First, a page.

The key to assembling your team should start from the top down. Obtaining senior level executives as sponsors and champions provides a longer-time perspective so that short-term “savings” can be weighed against offsetting longer term, strategic benefits. Project management practices are also very important including risk management. It’s not enough to just have a few IT people and expect them to manage the whole reengineering process. It is important to include SMEs with viewpoints and objectives across departments that support manufacturing including Operations, Manufacturing Engineering, Quality, Production Control, Inventory and Tooling Management.

Internal resources might not be sufficient to support the project, so also consider hiring external consultants or systems integrators if needed.

Bottom line: To realize the full potential of any new system, everyone must engage in the project. The executives should lead the charge by making the software implementation a major company directive. This will align business processes, increase employee ownership and buy-in, and ultimately ensure a successful implementation with a rapid ROI.

No. 3 - Know your Industry Requirements

At first glance it seems that most manufacturing systems have a similar functional footprint, however upon further investigation you will realize a few contain very specialized functionality that cater to specific industries. There are multiple levels of manufacturing processes with different levels of requirements, making it critical to keep the requirements of your specific industry in mind. You would think it’s impossible that the same MES designed for mass produced products like smartphones would be sold into a market as highly complex and engineered as aerospace; yet with a persuasive sales team, it happens all the time

Once you know which MES providers cater to your manufacturing requirements the next step is to select a framework to ensure nothing falls through the cracks. The frameworks we suggest you utilize include ISA95, QMS (ISO9001/AS9100/ISO13485). A framework like ISO9001 describes a Quality Management System for Product Realization and will help your requirements organized. For the product realization processes standards like ISA95 describe MES/MOM functions, and is a useful framework to use as a starting point.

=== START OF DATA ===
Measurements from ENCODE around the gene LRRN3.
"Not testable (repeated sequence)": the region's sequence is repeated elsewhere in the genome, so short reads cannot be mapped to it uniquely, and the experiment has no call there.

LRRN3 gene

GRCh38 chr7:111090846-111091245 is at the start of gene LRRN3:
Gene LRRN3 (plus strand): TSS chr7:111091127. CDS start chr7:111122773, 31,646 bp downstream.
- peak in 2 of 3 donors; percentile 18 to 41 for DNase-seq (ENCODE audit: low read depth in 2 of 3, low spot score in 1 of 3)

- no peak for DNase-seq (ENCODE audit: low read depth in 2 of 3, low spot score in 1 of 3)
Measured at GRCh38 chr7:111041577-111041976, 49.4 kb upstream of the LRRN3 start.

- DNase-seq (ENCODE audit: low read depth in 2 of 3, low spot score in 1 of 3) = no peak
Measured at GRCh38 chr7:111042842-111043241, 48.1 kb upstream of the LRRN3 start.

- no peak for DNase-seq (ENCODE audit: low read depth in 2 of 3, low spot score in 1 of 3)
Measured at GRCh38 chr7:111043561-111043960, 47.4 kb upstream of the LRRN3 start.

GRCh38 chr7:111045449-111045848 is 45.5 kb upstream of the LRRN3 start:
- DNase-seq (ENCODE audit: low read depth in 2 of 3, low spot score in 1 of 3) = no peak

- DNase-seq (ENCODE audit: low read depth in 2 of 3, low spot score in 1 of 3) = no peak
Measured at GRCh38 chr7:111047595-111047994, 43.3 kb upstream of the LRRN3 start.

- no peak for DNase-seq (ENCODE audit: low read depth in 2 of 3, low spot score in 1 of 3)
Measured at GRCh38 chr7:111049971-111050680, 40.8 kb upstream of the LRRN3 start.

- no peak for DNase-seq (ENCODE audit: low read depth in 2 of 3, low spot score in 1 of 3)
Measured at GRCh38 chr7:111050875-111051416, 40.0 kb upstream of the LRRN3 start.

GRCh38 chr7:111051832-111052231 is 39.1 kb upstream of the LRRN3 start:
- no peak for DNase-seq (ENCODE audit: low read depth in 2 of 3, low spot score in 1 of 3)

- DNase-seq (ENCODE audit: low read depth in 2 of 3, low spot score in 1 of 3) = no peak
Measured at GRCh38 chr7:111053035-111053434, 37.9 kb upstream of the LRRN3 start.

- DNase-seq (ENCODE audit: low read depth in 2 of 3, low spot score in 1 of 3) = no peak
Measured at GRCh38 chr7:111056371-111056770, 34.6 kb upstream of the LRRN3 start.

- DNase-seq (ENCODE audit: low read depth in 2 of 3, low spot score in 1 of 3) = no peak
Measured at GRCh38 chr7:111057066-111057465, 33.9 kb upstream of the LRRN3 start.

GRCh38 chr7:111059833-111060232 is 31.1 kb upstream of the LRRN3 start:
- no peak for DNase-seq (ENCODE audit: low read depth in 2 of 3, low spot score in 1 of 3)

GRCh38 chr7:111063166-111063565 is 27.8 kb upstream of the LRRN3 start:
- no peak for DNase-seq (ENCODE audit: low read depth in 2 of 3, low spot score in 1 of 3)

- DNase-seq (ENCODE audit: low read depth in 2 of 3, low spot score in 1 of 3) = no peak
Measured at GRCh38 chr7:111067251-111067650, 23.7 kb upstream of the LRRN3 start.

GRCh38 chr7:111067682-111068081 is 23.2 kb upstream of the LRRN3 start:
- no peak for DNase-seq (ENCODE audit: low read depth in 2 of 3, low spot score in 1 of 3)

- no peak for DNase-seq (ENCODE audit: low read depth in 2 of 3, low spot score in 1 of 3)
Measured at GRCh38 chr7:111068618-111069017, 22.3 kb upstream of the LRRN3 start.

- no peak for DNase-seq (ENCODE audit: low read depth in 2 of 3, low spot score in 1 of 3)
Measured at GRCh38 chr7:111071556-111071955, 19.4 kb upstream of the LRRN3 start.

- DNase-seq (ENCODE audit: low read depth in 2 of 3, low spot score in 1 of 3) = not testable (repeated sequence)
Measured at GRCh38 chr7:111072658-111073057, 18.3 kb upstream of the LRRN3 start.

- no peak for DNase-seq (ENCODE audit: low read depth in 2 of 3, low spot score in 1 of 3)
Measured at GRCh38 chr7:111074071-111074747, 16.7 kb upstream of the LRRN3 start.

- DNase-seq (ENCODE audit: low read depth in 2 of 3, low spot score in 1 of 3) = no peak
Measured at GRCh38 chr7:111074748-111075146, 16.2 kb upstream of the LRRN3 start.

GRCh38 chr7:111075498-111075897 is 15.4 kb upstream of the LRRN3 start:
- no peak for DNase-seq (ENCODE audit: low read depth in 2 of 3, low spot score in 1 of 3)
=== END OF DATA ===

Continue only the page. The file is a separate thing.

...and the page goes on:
No. 4 - Do your Homework on the MES Vendors

Many MES vendors will claim to be a fit for your specific market despite the fact their software was built for an entirely different niche market. These vendors trying to “fit” their MES actuations into industrial segments outside their original intent will contend that these solutions can be adapted. The downside of moving forward with an MES software not designed for your market means extensive customization, expensive and length implementations, slow or non-existent time to value, and long-term dissatisfaction due to a lack of fit with their core industry processes.

After you have done your due diligence defining business and project goals, assembling a team and understanding your industry requirements it’s now time to ask your software vendors to show you how they will handle each requirement line-by-line in a detailed non-customized demonstration. In addition, find out if they’ll let your internal experts get their hands on the system for a short period of time before purchasing the software. Since support from the executive team and adequate training is often the difference between success and failure, it’s imperative to understand if there is any concern regarding potential cost overruns. This will reduce your potential risk of selecting the wrong system.

Tom Hennessey is Vice President of Marketing at iBASEt.